In the positive side it implied that by abolishing their appanages Akbar tried to infuse his sons to venture forth and cultivate their influence and expected that will gel well into the socio-political world and would be more receptive to the requirements of the nobility. Akbar not only connected his young sons with powerful people but he also experimented with sending them on temporary and varied assignments. It was his intention that his princes may develop into well-rounded characters well-versed in the arts of ruling. He was keen that his successors adopt policy that not only kept their household cohesive but also that they become attuned with the aspirations of the subjects of the empire. In this context, Mughal princes approached each and every group, regardless of religion, as potentially useful in their alliance building efforts. Akbar himself led the way and co-opted the Hindu Rajput fighting class into filial bonds by marrying himself and his sons into them.
The Mughals were inherently aware that political loyalty and support could never be automatically assumed and was always being contested compelling the princes to constantly renew earlier claims to friendship. One crucial impact of such frenetic activity was that imperial political, social and monetary resources remained in constant circulation creating powerful and widespread investment not only in individual princes but also in the dynasty as a whole. Between Akbar’s and Aurangzeb’s reigns, imperial expansion into new regions was often accompanied or immediately followed by local recruitment drives by princes in their capacity as governors, generals or even rebels.
Not only Mughal administrative and political consolidation in the northern heartlands was crucial to the construction of the empire, it was the almost unique ability of the Mughals to accommodate and harness the energies of formerly non-subject and even oppositional groups along the edges of their growing realm that enabled and indicated the empire’s vitality. By understanding these transactions, which often occurred in the context of princely initiatives aimed at winning friends and allies, one can comprehend the empire’s reach even in regions where its administrative institutions were weak or nonexistent.
The rigours of princely adulthood matured the princess early in their ages and the history reveals that the best networked prince inevitably became the next Mughal emperor. The decision by an emperor to grant a prince full adult status, sometime between the late teens and the mid-twenties led to an intensification of efforts to build a powerful household and gather allies around the prince’s person. It was a laborious but productive adulthood.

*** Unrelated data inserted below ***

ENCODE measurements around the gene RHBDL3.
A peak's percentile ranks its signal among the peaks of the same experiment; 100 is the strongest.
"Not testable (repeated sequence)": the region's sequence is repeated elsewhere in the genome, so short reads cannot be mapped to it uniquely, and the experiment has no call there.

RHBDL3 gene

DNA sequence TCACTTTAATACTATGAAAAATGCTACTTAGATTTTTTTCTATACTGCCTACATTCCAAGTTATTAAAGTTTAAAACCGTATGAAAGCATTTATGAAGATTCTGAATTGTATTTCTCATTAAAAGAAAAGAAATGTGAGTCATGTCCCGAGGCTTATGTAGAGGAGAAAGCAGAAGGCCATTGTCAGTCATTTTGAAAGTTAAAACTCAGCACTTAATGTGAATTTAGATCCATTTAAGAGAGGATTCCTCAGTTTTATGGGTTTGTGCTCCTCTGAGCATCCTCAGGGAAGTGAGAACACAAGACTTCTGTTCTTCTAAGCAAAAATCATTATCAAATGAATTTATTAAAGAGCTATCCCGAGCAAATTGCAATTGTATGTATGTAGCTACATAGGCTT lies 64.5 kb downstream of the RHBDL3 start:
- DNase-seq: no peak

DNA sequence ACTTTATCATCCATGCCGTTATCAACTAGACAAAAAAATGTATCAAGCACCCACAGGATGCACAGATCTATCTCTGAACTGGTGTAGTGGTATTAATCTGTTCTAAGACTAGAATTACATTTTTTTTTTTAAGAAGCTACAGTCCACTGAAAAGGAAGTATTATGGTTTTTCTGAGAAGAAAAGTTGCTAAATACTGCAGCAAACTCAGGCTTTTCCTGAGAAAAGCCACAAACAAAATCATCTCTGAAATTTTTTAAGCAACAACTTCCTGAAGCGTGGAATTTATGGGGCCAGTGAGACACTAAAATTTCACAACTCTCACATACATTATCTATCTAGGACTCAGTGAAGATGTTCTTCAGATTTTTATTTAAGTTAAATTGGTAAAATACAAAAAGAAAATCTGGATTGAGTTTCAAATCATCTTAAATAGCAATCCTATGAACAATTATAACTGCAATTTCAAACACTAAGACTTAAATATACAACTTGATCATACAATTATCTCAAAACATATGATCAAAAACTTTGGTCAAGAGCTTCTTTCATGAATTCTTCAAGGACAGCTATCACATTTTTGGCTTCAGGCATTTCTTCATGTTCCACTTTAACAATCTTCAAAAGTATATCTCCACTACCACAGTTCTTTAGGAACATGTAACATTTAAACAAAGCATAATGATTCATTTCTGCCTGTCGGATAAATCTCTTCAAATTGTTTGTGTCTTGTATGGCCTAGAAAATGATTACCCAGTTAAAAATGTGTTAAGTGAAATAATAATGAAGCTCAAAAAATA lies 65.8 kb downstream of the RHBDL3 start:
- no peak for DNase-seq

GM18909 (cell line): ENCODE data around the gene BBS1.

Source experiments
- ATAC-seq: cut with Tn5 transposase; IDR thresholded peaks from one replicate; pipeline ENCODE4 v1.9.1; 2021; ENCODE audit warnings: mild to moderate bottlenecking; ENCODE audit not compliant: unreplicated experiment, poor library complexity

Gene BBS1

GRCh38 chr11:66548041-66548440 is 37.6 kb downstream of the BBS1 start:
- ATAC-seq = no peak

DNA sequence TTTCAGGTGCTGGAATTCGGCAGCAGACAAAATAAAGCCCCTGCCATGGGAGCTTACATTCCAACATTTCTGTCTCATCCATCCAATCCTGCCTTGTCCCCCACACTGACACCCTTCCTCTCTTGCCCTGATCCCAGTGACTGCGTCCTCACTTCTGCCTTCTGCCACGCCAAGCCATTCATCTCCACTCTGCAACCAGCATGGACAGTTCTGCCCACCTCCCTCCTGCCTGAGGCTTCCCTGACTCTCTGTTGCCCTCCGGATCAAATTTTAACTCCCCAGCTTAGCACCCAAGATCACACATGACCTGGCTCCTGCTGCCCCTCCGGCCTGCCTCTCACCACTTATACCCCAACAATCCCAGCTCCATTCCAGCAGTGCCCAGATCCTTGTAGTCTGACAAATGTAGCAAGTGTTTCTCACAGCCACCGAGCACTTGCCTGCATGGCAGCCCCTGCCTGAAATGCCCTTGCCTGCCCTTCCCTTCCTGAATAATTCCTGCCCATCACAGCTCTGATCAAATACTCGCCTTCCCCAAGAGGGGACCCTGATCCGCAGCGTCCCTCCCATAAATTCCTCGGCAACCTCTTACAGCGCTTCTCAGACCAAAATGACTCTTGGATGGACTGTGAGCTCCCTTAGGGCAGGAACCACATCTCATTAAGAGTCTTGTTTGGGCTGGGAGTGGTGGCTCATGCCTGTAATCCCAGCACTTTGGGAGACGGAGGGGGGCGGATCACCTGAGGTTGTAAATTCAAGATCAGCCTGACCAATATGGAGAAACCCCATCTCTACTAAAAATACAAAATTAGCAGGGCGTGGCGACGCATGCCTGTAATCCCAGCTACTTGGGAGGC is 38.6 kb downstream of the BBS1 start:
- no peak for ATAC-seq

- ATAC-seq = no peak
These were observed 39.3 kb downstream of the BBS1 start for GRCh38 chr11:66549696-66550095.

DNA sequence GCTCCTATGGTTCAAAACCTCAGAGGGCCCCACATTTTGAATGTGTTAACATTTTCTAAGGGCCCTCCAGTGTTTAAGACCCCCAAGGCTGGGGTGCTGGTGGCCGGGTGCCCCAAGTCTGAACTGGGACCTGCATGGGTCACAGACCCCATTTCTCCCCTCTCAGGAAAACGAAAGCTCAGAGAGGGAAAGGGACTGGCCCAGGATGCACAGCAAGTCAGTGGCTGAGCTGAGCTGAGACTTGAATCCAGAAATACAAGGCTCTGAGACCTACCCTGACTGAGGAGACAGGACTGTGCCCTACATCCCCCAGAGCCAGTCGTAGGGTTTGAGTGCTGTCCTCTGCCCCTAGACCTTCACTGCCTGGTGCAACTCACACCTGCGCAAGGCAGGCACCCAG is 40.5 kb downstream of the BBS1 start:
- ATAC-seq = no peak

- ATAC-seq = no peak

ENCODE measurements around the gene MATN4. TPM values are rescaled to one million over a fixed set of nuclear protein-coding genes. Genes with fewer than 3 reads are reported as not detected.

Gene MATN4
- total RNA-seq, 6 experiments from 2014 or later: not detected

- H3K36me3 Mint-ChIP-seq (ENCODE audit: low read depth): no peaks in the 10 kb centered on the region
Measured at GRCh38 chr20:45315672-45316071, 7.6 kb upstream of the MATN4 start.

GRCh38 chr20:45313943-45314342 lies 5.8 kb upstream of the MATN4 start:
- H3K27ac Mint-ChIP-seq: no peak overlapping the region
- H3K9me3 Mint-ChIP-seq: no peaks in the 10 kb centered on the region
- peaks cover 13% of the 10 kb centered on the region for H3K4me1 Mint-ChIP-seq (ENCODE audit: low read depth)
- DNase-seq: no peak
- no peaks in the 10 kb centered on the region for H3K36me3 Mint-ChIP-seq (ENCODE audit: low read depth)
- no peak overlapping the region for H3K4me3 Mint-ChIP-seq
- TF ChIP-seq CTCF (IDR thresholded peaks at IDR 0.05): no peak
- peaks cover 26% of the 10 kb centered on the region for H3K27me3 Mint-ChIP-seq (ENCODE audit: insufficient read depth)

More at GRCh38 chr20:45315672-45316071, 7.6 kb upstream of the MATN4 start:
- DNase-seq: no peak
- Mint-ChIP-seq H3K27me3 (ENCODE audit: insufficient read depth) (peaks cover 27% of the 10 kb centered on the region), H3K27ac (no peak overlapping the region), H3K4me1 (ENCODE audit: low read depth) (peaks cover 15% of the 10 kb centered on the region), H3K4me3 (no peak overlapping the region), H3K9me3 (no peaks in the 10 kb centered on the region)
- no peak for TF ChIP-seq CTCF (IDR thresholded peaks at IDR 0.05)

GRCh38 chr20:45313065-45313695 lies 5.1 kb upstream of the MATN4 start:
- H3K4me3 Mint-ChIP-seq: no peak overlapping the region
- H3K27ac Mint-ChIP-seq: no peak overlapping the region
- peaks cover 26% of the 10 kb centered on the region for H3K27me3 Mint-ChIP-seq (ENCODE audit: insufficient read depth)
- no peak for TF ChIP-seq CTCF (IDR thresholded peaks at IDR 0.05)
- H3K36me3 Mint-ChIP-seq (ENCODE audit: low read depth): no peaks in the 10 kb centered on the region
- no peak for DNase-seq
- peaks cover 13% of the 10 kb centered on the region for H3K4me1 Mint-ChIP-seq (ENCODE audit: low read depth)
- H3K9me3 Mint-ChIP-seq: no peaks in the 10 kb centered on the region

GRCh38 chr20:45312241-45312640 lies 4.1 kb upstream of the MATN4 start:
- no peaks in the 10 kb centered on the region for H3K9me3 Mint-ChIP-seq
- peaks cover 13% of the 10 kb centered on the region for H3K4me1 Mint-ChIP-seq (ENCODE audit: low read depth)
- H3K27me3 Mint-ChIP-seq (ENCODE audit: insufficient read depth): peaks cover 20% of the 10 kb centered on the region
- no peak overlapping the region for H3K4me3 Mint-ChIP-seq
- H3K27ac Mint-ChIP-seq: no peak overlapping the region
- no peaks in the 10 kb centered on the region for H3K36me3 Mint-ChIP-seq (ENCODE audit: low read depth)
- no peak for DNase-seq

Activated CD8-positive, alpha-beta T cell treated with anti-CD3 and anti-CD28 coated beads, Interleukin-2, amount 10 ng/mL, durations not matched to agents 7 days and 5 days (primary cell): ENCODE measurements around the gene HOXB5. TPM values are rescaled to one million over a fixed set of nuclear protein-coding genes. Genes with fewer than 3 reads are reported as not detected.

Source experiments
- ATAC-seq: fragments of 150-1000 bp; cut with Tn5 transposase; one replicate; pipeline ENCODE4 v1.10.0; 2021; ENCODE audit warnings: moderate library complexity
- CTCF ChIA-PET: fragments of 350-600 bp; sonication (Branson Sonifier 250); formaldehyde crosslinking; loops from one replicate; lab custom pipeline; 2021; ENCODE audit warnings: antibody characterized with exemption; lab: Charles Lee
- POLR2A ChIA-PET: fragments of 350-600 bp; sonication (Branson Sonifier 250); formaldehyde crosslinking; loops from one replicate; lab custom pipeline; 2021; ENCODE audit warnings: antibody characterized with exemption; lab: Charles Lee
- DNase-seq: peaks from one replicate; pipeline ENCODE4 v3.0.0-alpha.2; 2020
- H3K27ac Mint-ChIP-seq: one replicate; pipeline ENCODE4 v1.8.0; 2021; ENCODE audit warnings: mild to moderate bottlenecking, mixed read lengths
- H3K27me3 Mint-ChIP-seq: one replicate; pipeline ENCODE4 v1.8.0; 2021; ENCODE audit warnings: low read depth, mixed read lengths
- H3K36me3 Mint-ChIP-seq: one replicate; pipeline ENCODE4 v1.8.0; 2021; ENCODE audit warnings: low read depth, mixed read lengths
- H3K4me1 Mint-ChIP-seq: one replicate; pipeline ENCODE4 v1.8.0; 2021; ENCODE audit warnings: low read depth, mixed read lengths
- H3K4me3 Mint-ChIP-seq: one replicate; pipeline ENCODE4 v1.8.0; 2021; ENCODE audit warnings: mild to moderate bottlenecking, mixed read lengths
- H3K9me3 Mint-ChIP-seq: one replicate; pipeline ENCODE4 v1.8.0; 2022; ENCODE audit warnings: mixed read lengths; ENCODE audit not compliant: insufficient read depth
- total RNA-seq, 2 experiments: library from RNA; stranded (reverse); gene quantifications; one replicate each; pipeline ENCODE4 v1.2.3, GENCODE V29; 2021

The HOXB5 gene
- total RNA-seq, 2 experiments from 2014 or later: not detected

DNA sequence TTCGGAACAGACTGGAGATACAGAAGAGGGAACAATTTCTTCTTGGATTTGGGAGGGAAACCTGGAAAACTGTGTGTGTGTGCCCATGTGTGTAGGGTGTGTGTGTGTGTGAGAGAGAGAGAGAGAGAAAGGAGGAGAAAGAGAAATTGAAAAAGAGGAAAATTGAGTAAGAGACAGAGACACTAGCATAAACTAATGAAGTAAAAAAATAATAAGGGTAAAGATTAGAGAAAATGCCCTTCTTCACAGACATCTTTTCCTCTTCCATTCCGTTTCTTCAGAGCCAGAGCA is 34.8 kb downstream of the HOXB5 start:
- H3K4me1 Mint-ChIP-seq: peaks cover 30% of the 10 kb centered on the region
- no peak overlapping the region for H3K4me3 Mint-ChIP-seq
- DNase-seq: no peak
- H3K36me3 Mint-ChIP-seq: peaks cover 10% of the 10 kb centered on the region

On the other hand, the princely adulthood also imposed important limits on the emperor’s capacity to control the actions of his sons. The result was continuous spurt of rebellions against the imperial authority as the princes tried to assert their own political identities and sought to protect resources they considered vital to their political future. An emperor’s ability to respond effectively to these challenges was a sign of his continued political relevance. An inability or unwillingness to assert his authority was liable to be read as a mark of weakness that could encourage more direct political challenges.
The system constrained the Mughal emperors to strike a fine balance between keeping rigorous oversight of male relatives and undue restraint of their activities. Allowing for some measure of princely dissent and disobedience was a crucial safety valve that prevented the Mughal Empire from being constantly wracked by destructive princely rebellions. Decision by the princes to rebel was always a difficult one as it taxed both the loyalty of supporters and household resources. In addition there was the possibility of the prince losing his life. A rebellious prince therefore was the one who thought rebellion as the last resort. TW